A financial adviser who provides you with personalised financial adviser services may be required to give you a disclosure statement covering these and other matters. When dealing with an authorised futures dealer, you should ask about these matters. You should also ask your adviser about how he or she is paid and any conflicts of interest he or she may have.

Financial advisers (or the financial service provider they work for) and authorised futures dealers should have a complaints process in place and must also belong to a dispute resolution scheme if they provide services to retail clients. So if there is a dispute over a service that has been provided, you can ask someone who is independent to resolve it.

Most financial advisers (or the financial service provider they work for) and authorised futures dealers must also be registered on the financial service providers register. You can search for information about registered financial service providers at http://www.fspr.govt.nz

You can also complain to the Financial Markets Authority if you have concerns about the behaviour of an authorised futures dealer or a financial adviser.

The Financial Markets Authority regulates conduct in financial markets

The Financial Markets Authority regulates conduct in New Zealand’s financial markets. The Financial Markets Authority’s main objective is to promote and facilitate the development of fair, efficient, and transparent financial markets.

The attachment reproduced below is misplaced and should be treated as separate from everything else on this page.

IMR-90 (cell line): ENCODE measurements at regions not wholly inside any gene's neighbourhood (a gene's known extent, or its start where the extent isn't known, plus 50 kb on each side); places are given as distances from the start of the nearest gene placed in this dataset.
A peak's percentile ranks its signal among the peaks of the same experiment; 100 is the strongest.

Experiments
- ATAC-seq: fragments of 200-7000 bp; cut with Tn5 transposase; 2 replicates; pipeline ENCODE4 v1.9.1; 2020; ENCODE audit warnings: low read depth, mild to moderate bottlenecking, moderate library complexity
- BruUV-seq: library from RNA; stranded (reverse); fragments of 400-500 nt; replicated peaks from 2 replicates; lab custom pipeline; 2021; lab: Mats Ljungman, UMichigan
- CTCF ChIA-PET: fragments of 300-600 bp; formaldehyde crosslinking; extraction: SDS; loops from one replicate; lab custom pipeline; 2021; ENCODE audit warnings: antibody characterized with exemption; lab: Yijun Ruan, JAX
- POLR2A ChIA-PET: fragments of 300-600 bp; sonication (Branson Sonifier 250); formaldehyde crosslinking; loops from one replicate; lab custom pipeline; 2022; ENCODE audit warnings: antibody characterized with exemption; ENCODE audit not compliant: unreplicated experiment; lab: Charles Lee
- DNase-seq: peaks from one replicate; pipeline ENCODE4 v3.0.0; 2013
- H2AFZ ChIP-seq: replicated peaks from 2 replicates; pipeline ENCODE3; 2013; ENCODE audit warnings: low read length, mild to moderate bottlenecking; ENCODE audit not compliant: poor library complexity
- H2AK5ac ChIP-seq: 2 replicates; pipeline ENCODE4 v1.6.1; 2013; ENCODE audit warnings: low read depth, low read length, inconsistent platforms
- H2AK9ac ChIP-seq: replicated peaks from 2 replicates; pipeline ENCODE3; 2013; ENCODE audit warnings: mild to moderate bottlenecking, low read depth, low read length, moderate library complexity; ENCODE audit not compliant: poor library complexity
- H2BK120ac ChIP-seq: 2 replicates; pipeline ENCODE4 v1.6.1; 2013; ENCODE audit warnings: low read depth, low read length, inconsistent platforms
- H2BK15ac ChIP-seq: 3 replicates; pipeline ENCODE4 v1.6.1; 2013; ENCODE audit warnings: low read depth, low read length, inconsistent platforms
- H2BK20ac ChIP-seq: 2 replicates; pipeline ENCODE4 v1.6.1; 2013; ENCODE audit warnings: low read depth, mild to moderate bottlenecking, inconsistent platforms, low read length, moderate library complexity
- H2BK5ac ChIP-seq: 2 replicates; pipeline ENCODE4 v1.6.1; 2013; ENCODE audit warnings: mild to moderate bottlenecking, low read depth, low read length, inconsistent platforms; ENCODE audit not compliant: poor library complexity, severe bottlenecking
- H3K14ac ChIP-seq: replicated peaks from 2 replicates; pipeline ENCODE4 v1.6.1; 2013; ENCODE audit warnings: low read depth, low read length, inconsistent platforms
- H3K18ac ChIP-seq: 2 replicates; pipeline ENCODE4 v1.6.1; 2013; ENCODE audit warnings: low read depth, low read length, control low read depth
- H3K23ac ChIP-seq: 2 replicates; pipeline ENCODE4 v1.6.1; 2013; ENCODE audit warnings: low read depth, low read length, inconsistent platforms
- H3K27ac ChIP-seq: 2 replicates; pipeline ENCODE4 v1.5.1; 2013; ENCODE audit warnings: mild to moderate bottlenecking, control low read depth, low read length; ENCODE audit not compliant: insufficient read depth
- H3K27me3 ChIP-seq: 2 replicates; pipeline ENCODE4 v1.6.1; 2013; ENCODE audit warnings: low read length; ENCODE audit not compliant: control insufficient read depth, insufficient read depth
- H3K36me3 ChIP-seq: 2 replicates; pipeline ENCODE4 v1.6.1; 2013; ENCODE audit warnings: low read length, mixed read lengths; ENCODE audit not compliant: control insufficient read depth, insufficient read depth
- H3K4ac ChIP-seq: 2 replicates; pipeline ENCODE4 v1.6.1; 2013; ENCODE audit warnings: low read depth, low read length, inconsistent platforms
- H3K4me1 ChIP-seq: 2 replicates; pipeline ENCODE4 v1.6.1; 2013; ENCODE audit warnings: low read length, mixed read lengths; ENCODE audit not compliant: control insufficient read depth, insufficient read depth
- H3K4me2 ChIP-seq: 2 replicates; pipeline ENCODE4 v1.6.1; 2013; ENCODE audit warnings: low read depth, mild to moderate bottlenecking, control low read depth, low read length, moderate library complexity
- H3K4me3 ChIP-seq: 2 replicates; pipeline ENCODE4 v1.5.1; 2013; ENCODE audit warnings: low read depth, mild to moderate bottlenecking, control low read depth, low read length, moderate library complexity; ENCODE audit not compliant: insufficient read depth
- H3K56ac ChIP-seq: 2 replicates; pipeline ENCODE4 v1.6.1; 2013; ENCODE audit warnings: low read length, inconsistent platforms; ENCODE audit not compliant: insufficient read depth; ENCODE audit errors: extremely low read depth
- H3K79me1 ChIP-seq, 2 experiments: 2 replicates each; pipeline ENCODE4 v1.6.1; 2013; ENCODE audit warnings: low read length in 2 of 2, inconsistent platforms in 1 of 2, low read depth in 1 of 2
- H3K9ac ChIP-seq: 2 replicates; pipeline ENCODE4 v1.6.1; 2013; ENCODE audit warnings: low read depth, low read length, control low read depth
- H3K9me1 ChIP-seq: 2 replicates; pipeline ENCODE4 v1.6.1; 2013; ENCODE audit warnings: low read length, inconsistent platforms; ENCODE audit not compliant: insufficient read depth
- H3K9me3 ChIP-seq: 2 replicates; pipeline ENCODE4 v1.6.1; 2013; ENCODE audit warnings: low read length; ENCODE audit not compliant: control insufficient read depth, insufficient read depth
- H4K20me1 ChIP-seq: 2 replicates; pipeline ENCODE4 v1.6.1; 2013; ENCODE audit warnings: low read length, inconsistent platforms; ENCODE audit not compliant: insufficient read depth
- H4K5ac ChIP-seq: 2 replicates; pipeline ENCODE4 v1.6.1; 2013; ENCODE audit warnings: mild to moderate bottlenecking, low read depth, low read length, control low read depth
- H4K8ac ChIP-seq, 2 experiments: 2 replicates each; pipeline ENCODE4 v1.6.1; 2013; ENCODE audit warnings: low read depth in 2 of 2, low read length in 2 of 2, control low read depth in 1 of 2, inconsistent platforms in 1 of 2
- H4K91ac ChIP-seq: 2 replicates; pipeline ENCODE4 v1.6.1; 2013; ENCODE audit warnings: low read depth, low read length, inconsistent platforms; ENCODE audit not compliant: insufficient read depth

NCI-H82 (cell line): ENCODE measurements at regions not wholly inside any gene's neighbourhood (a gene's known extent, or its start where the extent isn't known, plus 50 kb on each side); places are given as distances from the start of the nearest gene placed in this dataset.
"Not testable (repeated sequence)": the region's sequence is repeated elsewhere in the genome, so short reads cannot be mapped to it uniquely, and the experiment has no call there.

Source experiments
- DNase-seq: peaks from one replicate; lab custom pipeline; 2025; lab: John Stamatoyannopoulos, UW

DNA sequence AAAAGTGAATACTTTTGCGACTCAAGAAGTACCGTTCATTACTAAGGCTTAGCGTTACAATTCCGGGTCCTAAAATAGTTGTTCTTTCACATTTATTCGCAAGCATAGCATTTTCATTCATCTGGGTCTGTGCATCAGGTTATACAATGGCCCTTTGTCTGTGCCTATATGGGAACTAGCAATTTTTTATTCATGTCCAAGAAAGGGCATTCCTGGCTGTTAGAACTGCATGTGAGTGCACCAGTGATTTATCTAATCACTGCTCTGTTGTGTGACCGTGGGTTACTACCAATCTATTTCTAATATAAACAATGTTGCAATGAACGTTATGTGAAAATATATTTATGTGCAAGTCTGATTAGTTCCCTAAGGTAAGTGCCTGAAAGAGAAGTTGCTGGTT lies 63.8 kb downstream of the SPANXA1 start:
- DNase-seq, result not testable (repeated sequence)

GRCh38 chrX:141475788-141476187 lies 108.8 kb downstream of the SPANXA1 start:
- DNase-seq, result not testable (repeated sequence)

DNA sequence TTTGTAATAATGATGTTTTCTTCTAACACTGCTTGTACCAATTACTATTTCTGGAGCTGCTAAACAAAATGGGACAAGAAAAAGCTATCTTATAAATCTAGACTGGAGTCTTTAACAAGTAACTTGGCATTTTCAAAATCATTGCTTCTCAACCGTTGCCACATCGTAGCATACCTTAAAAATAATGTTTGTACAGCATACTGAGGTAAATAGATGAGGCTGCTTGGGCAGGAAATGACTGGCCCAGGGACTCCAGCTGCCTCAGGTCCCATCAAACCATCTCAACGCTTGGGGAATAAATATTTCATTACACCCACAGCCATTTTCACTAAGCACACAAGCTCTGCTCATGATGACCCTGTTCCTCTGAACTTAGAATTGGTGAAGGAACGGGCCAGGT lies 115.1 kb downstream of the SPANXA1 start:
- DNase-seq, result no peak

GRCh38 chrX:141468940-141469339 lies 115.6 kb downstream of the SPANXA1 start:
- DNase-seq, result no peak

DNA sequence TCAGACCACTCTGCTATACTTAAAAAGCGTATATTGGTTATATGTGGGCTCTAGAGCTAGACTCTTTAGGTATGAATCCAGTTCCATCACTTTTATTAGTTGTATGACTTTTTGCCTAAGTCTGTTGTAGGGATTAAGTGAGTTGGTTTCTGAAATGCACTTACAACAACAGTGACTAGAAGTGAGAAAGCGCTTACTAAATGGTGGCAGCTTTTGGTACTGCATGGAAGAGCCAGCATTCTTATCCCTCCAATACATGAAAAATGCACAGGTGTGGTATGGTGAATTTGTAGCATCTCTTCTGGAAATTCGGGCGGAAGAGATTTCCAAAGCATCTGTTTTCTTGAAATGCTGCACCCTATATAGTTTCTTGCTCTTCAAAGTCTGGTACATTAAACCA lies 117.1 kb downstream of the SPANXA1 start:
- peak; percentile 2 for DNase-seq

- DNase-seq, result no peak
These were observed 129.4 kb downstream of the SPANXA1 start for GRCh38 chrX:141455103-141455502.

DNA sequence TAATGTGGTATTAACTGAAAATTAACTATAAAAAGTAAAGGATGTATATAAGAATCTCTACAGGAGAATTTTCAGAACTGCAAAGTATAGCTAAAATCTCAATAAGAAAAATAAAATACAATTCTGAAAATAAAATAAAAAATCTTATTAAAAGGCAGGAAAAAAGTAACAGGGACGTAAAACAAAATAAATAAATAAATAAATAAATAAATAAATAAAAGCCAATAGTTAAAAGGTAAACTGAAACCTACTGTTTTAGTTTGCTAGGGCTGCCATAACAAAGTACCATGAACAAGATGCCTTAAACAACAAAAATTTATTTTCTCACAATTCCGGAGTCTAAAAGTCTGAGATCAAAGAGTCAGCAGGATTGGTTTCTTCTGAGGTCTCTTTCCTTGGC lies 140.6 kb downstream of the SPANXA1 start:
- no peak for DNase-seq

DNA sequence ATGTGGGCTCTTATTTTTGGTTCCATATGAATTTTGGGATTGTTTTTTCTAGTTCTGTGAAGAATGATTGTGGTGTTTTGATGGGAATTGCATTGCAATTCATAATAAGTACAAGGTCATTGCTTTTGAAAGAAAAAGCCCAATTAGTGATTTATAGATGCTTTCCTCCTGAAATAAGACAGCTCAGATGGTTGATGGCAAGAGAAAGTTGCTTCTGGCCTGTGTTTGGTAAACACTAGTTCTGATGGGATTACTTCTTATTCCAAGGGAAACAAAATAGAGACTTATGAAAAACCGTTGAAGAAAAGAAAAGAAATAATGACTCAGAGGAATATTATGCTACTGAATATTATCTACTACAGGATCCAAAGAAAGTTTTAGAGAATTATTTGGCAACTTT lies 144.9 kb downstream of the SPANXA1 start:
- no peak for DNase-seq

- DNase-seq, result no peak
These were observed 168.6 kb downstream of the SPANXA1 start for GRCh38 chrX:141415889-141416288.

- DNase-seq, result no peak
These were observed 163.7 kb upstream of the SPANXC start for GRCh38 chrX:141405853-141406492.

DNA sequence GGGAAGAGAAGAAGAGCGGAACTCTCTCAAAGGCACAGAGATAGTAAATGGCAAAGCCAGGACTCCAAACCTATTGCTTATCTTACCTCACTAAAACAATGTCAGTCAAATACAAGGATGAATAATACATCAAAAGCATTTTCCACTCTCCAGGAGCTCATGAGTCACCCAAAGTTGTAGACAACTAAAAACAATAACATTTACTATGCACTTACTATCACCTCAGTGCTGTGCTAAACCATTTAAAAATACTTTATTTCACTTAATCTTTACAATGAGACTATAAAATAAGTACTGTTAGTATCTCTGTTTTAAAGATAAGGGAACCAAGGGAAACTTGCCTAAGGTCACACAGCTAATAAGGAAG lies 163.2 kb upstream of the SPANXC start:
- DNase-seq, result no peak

For more information about investing and financial advisers, go to http://www.fma.govt.nz

Dated at Wellington this 28th day of June 2011.

Sean Hughes,
Chief Executive.

Statement of reasons

This notice, which comes into force on 1 July 2011, amends the Securities Act (Registered Banks Futures Contracts) Exemption Notice 2007 by—

The Financial Markets Authority, after satisfying itself as to the matters set out in section 70B(2) of the Securities Act 1978, considers it appropriate to amend the principal notice because—

  • the principal notice was granted in conjunction with a futures dealer authorisation under the Securities Markets Act 1988 (the authorisation notice). The principal notice and the authorisation notice together provide clarity as to the regulatory treatment of certain derivative products and give registered banks greater certainty about their obligations when offering and dealing in these products: